AUGUSTA, GA. — Without getting too deep into the psychological layers of who they are, perhaps the way Tiger Woods and Phil Mickelson chose to spend their Tuesday at Augusta National Golf Club is illustrative of how different they are.
On a raw, gusty day that felt more like winter on the Irish coast than April in Augusta, Woods, dressed in all black, spent his morning practicing in the wind that raked across the property.
In his clinical way, Woods determined there was nothing to be gained by playing Augusta National in conditions that were a world apart from what they will be when the Masters begins on Thursday. He chose, instead, to focus on polishing edges.
Meanwhile, Mickelson, dressed in shades of gray, played 18 windblown holes with U.S. Amateur runner-up Drew Kittleson, insisting neither the wind nor the temperature (in the high 40s) were as uncomfortable as all those hands stuffed into pockets would suggest.
"It wasn't bad at all," Mickelson said, his cheeks reddened by the wind.
Either way, it was a prelude to what is to come this week when Woods and Mickelson, the No. 1 and No. 2 players in the world, respectively, chase the year's first major championship.
It is striking to realize they have now played 30 Masters between them, Tiger winning four times and Mickelson twice. It seems like yesterday they were the new kids. Now they're being asked to weigh in on the teenagers in the field, who grew into their games watching Woods and Mickelson at Augusta.
Each has had his Masters moments -- Tiger's record win in 1997, his slow-motion chip-in at the 16th hole in 2005 and Mickelson's leap upon winning his first major five years ago come to mind.
Their paths have crossed at Augusta but never spectacularly collided on Sunday. When both have finished in the top five -- it has happened four times -- they have yet to have a defining showdown on a Masters weekend, though they were paired in the final round in 2001.
They have dueled at Doral and in the Boston suburbs, trading victories, but their rivalry has been more imagined than real. Woods said he has gone head to head more often with Ernie Els in majors when, in reality, he has probably done more direct damage to Sergio Garcia in majors.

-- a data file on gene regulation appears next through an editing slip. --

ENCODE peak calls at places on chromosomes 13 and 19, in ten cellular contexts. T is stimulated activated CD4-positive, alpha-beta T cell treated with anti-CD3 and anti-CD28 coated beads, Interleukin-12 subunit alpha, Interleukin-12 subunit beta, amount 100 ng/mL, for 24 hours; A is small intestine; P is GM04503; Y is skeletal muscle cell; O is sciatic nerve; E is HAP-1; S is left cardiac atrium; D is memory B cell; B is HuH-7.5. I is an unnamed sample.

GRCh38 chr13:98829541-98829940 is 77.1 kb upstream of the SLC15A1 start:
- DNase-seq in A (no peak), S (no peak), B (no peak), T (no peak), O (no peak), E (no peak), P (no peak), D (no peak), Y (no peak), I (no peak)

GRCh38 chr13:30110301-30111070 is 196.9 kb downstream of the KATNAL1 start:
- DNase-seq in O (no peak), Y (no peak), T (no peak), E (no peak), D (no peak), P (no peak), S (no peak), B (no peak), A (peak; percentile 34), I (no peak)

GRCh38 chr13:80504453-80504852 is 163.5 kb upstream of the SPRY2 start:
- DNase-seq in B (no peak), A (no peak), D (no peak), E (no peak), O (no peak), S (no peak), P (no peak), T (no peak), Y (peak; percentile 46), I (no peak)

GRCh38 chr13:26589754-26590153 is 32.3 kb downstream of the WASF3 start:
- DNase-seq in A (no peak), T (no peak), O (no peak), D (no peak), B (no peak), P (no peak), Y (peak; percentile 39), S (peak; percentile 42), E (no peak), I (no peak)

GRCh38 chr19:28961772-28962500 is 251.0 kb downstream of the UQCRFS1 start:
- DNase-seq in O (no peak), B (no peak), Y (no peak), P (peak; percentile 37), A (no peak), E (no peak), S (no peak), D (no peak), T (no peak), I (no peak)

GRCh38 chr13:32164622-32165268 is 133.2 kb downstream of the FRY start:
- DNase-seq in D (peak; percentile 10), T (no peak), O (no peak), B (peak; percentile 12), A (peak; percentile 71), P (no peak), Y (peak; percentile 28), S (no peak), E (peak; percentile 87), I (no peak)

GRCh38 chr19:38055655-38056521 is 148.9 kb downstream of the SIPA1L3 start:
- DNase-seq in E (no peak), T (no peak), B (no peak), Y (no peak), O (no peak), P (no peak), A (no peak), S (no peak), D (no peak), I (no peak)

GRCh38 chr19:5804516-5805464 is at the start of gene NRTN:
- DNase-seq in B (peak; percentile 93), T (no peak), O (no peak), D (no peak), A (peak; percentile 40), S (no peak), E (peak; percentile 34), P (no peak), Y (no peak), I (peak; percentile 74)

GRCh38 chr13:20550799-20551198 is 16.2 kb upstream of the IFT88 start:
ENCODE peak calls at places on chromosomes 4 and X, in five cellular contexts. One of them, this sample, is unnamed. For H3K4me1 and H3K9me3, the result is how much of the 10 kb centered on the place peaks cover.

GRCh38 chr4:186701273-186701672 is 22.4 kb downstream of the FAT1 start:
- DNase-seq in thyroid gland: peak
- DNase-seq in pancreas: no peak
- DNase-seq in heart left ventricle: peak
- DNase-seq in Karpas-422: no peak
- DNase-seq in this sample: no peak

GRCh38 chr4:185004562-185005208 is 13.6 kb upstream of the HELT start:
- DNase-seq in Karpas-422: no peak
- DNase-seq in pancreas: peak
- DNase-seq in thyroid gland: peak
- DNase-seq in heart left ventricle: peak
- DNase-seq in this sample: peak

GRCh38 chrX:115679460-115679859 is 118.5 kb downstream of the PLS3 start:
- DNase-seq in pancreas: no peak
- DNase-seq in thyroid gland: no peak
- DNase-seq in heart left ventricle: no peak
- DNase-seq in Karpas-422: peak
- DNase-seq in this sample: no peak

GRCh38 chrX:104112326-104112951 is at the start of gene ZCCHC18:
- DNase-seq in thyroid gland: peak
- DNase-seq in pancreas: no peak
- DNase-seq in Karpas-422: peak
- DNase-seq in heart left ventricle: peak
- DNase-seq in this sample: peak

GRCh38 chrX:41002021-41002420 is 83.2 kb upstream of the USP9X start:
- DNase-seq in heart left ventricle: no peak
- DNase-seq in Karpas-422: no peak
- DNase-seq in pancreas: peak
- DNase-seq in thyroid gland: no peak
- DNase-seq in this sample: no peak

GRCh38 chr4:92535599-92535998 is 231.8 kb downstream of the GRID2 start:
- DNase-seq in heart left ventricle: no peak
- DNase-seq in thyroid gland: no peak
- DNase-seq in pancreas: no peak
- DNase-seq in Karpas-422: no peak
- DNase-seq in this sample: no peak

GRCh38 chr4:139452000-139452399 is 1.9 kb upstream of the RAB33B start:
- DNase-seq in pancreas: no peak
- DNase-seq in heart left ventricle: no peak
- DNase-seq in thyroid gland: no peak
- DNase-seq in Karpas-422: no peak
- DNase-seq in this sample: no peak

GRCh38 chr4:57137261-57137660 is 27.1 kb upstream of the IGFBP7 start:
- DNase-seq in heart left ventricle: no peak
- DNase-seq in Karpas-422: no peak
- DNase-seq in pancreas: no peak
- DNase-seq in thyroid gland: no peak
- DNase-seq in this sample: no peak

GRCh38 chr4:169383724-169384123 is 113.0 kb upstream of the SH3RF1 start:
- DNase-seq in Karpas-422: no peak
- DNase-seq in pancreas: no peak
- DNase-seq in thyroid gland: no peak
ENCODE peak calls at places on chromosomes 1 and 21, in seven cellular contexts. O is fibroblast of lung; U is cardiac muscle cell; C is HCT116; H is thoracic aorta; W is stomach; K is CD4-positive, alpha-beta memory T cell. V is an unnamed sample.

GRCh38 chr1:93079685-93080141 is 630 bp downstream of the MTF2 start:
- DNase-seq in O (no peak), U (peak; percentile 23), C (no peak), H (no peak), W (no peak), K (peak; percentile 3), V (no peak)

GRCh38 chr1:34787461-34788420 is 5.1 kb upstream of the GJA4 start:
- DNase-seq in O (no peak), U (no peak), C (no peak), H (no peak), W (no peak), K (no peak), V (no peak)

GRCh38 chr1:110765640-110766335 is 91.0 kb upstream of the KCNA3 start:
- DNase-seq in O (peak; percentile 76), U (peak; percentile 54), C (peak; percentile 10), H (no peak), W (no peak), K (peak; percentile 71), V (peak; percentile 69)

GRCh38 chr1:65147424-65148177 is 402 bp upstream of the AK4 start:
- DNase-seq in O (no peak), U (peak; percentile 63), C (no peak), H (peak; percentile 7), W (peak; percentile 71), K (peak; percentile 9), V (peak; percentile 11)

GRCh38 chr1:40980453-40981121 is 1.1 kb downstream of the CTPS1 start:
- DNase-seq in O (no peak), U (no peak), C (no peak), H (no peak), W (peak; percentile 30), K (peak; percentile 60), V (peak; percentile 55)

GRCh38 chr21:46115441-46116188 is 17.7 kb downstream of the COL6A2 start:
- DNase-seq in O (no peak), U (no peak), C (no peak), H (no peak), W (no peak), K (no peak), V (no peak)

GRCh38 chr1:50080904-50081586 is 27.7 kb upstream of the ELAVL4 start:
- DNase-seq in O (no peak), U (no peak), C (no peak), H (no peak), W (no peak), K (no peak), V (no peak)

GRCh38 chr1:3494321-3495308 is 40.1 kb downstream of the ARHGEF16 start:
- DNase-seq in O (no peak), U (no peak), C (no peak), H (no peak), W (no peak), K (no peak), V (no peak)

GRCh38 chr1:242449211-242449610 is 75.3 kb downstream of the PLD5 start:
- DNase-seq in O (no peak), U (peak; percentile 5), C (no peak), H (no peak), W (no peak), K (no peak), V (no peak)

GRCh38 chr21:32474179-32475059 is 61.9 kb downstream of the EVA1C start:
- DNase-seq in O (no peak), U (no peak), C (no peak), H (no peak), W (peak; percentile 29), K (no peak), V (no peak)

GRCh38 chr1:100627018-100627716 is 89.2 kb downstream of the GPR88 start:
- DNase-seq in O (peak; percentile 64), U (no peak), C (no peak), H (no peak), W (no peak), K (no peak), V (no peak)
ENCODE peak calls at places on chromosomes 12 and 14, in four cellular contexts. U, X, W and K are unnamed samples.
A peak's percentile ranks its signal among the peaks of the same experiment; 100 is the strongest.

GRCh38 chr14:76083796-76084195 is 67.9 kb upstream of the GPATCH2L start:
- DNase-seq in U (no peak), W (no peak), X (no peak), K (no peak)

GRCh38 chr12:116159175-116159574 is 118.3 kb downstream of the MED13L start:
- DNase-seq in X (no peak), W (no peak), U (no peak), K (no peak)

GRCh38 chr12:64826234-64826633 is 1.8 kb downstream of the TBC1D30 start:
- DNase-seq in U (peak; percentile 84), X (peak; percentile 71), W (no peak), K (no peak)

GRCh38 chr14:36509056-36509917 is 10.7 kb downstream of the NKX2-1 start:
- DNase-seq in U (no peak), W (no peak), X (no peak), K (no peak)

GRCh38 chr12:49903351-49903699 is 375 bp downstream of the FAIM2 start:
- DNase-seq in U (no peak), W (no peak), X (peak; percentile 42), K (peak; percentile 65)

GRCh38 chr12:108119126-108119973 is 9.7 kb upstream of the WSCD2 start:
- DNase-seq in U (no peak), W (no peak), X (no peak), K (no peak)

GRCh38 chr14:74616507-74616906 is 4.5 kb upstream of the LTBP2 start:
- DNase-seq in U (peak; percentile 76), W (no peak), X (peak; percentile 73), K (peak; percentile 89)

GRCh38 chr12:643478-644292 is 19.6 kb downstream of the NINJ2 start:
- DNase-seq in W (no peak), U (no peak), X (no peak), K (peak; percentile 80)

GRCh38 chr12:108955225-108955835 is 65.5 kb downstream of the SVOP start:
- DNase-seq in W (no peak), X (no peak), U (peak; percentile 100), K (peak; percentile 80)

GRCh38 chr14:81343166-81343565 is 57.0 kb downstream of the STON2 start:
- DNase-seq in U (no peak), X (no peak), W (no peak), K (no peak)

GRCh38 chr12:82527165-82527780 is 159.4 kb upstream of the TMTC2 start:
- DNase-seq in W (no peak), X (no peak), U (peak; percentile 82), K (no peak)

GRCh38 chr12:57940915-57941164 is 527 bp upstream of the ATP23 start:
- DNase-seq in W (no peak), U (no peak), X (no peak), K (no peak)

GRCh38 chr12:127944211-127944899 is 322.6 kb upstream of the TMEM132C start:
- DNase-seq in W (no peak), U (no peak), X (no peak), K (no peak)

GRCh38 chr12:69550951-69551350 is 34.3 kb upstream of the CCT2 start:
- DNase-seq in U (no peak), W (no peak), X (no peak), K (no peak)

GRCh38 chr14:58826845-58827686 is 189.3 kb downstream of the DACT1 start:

When Mickelson won the green jacket for a second time in 2006, it was Woods who presented the garment to him.
"I do have a picture of him sliding that jacket on me," Mickelson said, smiling.
Despite Mickelson's missed cut at Houston last week, a performance he seemed content to brush off, both arrive here intent on winning. Mickelson has won twice already this year, and Woods reaffirmed his place as the game's reigning master when he birdied the 72nd hole to win the Arnold Palmer Invitational 10 days ago in Orlando, Fla.
Asked if, despite a layoff of nearly nine months, he expects to win this week, Woods said simply, "Always."
Mickelson, asked to ponder the possibility of playing with Tiger on Sunday afternoon, said, "I think he's going to be there ... and I believe I'm going to be there."
For Mickelson, the challenge is driving the ball consistently, not letting his passion for power lead to too many wayward tee shots on a course that isn't as forgiving as it was a decade ago.
In the four years since his last victory here, Woods has struggled to hole enough putts.
When Woods drained the 16-footer to beat Sean O'Hair in the dying light at Bay Hill, it was another instance of him making the extraordinary appear routine.
"You know if you let him have that putt on the last hole or you let him have a chance, he's going to beat you. Whereas, you don't know that about anyone else," Ogilvy said of Woods.
In searching to explain the difference between Woods and Mickelson, Ogilvy went to Tiger's last Masters victory in 2005. After his chip-in birdie at the 16th, Woods bogeyed the 17th and 18th holes to fall into a playoff with Chris DiMarco, a rare wobble.
On the first extra hole, Woods hit two perfect shots and holed the birdie putt to win.
"Phil would do less than that because ... he's more human than Tiger," Ogilvy said.
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